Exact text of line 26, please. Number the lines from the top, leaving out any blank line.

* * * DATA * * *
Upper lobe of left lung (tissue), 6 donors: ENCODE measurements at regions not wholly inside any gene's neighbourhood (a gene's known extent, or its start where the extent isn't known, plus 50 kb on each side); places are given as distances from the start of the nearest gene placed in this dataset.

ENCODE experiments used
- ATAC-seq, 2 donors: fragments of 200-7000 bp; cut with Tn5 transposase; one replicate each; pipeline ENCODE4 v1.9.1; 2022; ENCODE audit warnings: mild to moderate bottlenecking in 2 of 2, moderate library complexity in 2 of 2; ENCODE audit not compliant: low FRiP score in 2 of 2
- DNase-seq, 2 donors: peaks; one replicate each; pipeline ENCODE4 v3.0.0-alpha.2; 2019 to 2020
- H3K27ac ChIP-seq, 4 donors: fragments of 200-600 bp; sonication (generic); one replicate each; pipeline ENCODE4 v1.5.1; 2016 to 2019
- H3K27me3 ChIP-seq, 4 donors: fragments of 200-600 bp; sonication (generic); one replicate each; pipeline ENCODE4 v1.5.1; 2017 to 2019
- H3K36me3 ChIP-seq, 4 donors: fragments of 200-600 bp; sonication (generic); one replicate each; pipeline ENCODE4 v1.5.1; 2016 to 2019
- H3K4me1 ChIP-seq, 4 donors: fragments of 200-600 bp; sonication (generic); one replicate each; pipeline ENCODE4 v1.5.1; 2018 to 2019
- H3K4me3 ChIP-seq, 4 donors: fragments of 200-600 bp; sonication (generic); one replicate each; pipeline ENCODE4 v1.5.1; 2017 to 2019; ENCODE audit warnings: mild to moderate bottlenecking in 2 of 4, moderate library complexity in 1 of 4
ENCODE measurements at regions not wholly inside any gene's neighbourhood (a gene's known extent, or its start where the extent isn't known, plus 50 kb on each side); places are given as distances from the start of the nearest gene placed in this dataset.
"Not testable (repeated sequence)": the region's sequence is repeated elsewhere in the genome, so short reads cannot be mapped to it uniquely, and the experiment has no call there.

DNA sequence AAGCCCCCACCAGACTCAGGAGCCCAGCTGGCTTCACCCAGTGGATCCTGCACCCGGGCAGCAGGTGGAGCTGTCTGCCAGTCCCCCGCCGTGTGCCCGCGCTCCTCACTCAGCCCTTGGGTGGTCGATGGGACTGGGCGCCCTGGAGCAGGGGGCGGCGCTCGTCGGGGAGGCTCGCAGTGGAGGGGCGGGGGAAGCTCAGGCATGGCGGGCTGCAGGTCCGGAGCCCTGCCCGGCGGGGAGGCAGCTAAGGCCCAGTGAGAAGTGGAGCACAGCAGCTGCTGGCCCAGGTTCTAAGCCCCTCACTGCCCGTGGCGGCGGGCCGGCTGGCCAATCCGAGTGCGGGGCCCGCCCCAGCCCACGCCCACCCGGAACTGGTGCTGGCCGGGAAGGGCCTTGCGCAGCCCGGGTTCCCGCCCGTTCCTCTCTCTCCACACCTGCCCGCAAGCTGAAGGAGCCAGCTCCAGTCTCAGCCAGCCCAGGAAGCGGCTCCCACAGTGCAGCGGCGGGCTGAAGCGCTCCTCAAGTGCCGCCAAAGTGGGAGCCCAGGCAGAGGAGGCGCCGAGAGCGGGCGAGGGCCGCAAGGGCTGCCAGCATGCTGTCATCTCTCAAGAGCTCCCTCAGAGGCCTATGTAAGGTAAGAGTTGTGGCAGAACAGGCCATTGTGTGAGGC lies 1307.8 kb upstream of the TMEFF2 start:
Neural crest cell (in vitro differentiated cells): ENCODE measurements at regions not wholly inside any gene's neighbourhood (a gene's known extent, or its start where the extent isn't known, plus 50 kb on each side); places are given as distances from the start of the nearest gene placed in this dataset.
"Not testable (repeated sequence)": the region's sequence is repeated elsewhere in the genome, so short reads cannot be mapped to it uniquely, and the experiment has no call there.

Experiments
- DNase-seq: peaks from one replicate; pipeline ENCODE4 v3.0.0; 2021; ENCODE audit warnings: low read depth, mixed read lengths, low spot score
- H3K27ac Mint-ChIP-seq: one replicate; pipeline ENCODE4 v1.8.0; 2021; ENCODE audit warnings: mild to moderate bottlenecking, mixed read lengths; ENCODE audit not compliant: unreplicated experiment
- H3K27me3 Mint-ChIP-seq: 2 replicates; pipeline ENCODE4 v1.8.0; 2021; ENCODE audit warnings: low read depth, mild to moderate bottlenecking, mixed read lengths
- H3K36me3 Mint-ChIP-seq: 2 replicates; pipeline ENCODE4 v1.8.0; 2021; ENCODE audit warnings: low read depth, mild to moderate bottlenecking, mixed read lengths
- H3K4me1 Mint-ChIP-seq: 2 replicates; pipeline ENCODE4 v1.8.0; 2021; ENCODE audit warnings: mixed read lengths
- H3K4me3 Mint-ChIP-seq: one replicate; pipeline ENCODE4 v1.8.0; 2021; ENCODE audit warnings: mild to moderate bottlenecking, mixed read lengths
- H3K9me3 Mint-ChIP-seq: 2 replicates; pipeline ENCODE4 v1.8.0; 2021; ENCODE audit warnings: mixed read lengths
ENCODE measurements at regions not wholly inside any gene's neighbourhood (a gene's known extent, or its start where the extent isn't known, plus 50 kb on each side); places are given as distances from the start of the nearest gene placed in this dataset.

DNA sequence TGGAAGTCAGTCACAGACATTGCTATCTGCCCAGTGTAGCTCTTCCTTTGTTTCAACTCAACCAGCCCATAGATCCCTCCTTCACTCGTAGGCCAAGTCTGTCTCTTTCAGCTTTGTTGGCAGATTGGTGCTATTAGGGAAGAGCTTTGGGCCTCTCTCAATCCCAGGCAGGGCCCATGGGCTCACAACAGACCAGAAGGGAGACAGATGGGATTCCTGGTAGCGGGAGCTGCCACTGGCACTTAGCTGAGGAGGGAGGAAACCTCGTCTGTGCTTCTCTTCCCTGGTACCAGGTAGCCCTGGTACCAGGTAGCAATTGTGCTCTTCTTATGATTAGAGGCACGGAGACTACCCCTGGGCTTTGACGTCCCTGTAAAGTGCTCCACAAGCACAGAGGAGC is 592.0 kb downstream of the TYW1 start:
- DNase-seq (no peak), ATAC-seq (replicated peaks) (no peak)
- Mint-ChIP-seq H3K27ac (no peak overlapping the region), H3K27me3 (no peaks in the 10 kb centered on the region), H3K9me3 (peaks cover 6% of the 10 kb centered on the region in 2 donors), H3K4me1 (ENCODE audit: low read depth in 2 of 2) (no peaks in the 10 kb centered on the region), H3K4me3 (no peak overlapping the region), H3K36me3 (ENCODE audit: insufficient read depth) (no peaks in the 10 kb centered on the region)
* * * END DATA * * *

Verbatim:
- Mint-ChIP-seq H3K27ac (no peak overlapping the region), H3K27me3 (no peaks in the 10 kb centered on the region), H3K9me3 (peaks cover 6% of the 10 kb centered on the region in 2 donors), H3K4me1 (ENCODE audit: low read depth in 2 of 2) (no peaks in the 10 kb centered on the region), H3K4me3 (no peak overlapping the region), H3K36me3 (ENCODE audit: insufficient read depth) (no peaks in the 10 kb centered on the region)